Dynamic SQL v10
Dynamic SQL is a technique that provides the ability to execute SQL commands that are not known until the commands are about to be executed. Up to this point, the SQL commands that have been illustrated in SPL programs have been static SQL - the full command (with the exception of variables) must be known and coded into the program before the program, itself, can begin to execute. Thus using dynamic SQL, the executed SQL can change during program runtime.
In addition, dynamic SQL is the only method by which data definition commands, such as
CREATE TABLE, can be executed from within an SPL program.
Note, however, that the runtime performance of dynamic SQL will be slower than static SQL.
EXECUTE IMMEDIATE command is used to run SQL commands dynamically.
sql_expression is a string expression containing the SQL command to be dynamically executed.
variable receives the output of the result set, typically from a
SELECT command, created as a result of executing the SQL command in
sql_expression. The number, order, and type of variables must match the number, order, and be type-compatible with the fields of the result set. Alternatively, a
record can be specified as long as the record’s fields match the number, order, and are type-compatible with the result set. When using the
INTO clause, exactly one row must be returned in the result set, otherwise an exception occurs. When using the
USING clause the value of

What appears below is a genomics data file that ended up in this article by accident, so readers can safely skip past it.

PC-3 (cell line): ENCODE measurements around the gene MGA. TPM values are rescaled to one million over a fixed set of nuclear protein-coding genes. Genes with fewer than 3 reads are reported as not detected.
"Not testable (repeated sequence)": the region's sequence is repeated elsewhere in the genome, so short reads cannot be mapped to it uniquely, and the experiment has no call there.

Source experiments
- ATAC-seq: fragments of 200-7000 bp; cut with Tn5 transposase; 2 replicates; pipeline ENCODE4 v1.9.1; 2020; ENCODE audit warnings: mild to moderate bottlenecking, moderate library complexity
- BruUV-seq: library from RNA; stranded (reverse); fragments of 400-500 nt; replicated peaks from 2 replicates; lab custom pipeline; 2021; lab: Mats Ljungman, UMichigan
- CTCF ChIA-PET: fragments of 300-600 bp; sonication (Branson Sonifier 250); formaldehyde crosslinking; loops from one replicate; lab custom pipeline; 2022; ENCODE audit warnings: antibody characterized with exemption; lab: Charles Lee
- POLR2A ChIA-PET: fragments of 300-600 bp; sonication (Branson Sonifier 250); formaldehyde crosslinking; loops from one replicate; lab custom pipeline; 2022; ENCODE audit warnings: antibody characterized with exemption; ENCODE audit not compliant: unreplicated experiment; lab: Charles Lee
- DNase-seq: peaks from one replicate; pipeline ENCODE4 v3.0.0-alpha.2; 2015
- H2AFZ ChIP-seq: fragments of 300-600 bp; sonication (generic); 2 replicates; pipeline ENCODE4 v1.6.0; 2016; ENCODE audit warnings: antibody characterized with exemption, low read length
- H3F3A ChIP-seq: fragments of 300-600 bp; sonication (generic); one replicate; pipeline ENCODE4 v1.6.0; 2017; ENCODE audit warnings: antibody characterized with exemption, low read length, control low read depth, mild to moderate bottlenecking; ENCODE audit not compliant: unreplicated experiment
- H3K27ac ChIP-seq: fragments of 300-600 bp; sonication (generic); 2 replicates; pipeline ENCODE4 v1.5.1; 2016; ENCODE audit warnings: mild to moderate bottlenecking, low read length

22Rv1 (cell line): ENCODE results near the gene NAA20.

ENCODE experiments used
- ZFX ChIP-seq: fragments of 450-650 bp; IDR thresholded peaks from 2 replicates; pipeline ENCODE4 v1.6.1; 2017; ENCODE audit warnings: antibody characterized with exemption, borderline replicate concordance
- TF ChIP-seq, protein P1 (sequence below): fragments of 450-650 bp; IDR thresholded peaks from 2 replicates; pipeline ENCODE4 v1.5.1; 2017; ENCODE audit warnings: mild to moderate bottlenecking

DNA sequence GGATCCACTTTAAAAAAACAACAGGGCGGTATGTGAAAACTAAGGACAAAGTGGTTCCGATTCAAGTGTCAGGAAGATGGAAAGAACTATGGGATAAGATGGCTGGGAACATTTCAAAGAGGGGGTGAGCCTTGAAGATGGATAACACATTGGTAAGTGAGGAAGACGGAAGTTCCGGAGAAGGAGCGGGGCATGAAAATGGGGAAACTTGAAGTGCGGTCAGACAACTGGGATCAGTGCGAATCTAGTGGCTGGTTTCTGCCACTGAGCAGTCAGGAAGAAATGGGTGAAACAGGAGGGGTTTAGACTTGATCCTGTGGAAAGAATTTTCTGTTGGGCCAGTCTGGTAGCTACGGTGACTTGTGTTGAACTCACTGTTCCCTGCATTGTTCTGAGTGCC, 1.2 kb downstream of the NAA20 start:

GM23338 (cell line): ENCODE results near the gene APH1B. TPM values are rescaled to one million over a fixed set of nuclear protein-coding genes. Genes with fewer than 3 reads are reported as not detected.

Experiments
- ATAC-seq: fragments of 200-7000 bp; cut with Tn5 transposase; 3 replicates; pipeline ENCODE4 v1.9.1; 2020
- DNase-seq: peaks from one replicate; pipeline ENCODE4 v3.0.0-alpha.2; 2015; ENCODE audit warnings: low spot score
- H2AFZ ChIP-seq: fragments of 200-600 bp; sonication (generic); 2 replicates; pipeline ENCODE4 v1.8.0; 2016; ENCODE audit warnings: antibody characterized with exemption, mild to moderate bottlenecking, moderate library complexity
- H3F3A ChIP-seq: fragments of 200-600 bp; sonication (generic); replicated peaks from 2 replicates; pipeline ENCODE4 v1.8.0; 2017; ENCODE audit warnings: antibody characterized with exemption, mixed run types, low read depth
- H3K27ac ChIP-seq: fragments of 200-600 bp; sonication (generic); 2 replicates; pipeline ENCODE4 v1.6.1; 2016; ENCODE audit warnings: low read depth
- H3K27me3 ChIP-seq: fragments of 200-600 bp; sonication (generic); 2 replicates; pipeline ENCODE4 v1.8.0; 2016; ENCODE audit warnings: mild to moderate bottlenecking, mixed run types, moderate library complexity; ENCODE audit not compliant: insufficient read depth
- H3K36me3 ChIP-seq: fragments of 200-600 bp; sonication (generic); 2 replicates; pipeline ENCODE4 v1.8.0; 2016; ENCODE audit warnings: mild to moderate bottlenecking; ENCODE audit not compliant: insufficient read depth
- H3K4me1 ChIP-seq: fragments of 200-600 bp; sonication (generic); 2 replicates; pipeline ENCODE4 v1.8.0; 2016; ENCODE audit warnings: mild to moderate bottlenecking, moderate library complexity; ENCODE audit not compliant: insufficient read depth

expression is passed to a placeholder. Placeholders appear embedded within the SQL command in
sql_expression where variables may be used. Placeholders are denoted by an identifier with a colon (:) prefix -
:name. The number, order, and resultant data types of the evaluated expressions must match the number, order and be type-compatible with the placeholders in
sql_expression. Note that placeholders are not declared anywhere in the SPL program – they only appear in
The following example shows basic dynamic SQL commands as string literals.
The following example illustrates the
USING clause to pass values to placeholders in the SQL string.
The following example shows both the
USING clauses. Note the last execution of the
SELECT command returns the results into a record instead of individual variables.
The following is the output from the previous anonymous block:
You can use the
BULK COLLECT clause to assemble the result set from an
EXECUTE IMMEDIATE statement into a named collection. See Using the BULK COLLECT Clause,
EXECUTE IMMEDIATE BULK COLLECT for information about using the
BULK COLLECT clause.